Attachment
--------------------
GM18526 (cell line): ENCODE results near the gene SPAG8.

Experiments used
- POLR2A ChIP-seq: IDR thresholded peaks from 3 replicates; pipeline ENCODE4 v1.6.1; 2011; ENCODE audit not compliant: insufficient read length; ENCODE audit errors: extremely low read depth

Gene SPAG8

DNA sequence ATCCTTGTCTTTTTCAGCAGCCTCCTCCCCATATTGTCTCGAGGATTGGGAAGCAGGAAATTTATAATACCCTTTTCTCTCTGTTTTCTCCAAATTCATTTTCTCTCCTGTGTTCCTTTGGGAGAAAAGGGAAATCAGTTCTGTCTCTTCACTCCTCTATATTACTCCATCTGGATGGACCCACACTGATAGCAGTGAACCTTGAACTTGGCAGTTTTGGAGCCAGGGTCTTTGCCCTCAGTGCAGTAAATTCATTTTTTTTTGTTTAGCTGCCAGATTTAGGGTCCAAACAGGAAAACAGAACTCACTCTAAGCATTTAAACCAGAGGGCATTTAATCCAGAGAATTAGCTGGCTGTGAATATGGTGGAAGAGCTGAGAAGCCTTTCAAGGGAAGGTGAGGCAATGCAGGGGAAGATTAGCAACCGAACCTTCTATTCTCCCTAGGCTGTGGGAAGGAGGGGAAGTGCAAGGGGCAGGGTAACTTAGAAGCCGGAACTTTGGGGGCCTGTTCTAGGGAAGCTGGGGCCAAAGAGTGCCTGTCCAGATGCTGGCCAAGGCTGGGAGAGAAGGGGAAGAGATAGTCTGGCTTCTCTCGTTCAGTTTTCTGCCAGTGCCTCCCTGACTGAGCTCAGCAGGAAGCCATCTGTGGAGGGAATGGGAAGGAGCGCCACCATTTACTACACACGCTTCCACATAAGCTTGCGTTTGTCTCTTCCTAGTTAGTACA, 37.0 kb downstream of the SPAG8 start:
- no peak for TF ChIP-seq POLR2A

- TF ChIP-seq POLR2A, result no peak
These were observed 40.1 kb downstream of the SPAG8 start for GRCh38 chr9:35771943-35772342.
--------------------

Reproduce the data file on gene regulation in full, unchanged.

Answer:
GM18526 (cell line): ENCODE results near the gene SPAG8.

Experiments used
- POLR2A ChIP-seq: IDR thresholded peaks from 3 replicates; pipeline ENCODE4 v1.6.1; 2011; ENCODE audit not compliant: insufficient read length; ENCODE audit errors: extremely low read depth

Gene SPAG8

DNA sequence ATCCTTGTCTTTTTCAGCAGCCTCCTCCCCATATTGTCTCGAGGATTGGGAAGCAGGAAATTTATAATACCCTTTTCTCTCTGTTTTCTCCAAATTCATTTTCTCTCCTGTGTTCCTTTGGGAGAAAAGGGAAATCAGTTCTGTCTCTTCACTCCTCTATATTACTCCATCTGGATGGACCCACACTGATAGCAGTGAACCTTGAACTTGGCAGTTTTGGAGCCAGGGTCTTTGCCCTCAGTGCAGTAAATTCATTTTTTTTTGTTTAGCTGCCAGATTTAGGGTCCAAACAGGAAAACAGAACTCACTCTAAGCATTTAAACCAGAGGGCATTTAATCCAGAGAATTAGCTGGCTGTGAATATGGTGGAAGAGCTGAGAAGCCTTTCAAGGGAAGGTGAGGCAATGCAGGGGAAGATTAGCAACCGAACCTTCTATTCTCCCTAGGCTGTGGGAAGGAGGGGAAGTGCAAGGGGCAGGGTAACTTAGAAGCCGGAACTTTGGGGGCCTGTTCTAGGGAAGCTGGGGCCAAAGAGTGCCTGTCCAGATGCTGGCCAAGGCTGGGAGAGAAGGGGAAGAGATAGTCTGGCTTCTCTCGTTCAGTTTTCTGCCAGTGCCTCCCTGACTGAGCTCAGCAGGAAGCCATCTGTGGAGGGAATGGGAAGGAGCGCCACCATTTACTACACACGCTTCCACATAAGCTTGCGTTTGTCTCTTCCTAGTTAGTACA, 37.0 kb downstream of the SPAG8 start:
- no peak for TF ChIP-seq POLR2A

- TF ChIP-seq POLR2A, result no peak
These were observed 40.1 kb downstream of the SPAG8 start for GRCh38 chr9:35771943-35772342.